A Quantum NeuroIS Data Analytics Architecture for the Usability Evaluation of Learning Management Systems

A Quantum NeuroIS Data Analytics Architecture for the Usability Evaluation of Learning Management Systems

Raul Valverde (Concordia University, Canada), Beatriz Torres (University of Quebec in Outaouais, Canada) and Hamed Motaghi (University of Quebec in Outaouais, Canada)
Copyright: © 2018 |Pages: 23
DOI: 10.4018/978-1-5225-5219-2.ch009

Abstract

NeuroIS uses tools such as electroencephalogram (EEG) that can be used to measure high brainwave frequencies that can be linked to human anxiety. Past research showed that computer anxiety influences how users perceive ease of use of a learning management system (LMS). Although computer anxiety has been used successfully to evaluate the usability of LMS, the main data collection mechanisms proposed for its evaluation have been questionnaires. Questionnaires suffer from possible problems such as being inadequate to understand some forms of information such as emotions and honesty in the responses. Quantum-based approaches to consciousness have been very popular in the last years including the quantum model reduction in microtubules of Penrose and Hameroff (1995). The objective of the chapter is to propose an architecture based on a NeuroIS that collects data by using EEG from users and then use the collected data to perform analytics by using a quantum consciousness model proposed for computer anxiety measurements for the usability testing of a LMS.
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Introduction

NeuroIS uses neurotechnology tools such as galvanic skin response (GSR) and Electroencephalogram (EEG) for research in Information Systems (IS) (Dimoka et al 2010). High brainwave frequencies can be linked to human anxiety and neurotechnology can be used to measure these frequencies (Valverde 2015). Past research showed that computer anxiety influences how users perceive ease of use of a learning management system (Saade & Kira 2009). Although computer anxiety has been used successfully to evaluate the usability of learning management systems, the main data collection mechanisms proposed for its evaluation has been questionnaires. Questionnaires suffer from possible problems such inadequate to understand some forms of information such as emotions, lacks validity, possible lack of thought and honesty in the responses (Ackroyd & Hughes 1981).

Learning management systems (LMS) are designed to facilitate the learning process and have been used in recent years extensively in Business Schools (Condon & Valverde 2014). However, it has been reported that as many as fifty percent of adults, including first-year University students, have some sort of computer-related phobia and previous studies have shown that computer anxiety influences how users perceive ease of use and computer self-efficacy an information system (Saade & Kira 2009). Much effort has been devoted to creating user friendly interfaces in resent years (Venkatesh & Morris, 2000) in particular with the use of NeuroIS (Dimoka et al 2010). Motivated by previous computer-anxiety studies and the lack of studies that incorporate data collection and analytical techniques using neuroscience that can better capture the perception of computer users for the purpose of usability evaluations, the objective of this study is to provide an understanding on how to use neuroscience techniques for data collection of the use of a LMS and provide the analytical tools that can process computer anxiety measurements for usability testing.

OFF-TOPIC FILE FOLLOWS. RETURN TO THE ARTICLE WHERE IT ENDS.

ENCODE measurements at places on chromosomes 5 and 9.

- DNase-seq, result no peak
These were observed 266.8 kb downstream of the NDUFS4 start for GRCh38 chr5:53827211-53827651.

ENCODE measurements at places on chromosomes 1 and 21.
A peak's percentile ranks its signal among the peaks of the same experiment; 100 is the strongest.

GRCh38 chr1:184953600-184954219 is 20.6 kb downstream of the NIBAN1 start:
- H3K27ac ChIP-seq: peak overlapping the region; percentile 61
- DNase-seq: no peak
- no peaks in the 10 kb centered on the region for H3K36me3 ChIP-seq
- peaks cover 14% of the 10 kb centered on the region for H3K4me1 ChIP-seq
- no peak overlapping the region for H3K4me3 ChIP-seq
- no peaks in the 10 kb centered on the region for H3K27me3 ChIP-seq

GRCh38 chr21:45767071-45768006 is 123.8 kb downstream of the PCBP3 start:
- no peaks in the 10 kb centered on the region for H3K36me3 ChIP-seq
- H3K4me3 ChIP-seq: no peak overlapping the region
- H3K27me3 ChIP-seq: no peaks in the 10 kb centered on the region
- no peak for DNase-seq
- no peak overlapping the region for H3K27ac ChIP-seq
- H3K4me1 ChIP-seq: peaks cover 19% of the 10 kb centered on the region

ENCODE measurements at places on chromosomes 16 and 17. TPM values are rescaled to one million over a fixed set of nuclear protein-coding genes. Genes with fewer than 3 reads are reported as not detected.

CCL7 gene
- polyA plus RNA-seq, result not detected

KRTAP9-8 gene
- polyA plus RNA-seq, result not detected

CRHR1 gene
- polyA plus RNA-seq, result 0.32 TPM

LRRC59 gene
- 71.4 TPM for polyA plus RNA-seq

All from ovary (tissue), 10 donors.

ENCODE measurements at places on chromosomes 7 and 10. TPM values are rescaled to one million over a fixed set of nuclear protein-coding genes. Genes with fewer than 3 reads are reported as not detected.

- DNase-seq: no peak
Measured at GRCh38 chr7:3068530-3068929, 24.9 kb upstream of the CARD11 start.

Quantum based approaches to consciousness have been very popular in the last years. Some of the approaches include the Quantum emission probabilities (Eccles, 1986), where the two-way mental-neural interaction (with the electric/magnetic fields as a link) is supposed to be realized in a manner analogous to probability fields in quantum Mechanics, the Photon-corticon interaction (Jibu & Yasue, 1995), where consciousness was reduced to the creation and annihilation dynamics of photons (as quanta of an electromagnetic field) and corticons (as quanta of a rotational field of water dipoles) and the quantum model reduction in microtubules (Hameroff, 1998;Penrose & Hameroff, 1995), where quantum coherence occurs by exciting quasicrystalline water molecules as dipoles buried in microtubules.

The objective of the chapter is to propose an architecture based on a NeuroIS that collects data by using neurotechnology from users and then use the collected data to perform analytics by using the quantum consciousness model proposed by Pop-Jordanov & Pop-Jordanova (2010) for computer anxiety measurements that can be used for the usability testing of a learning management system. This model proposes a theoretical approach to explain the characteristic empirical interdependence between the states of arousal (representing the level of consciousness) and EEG activity.

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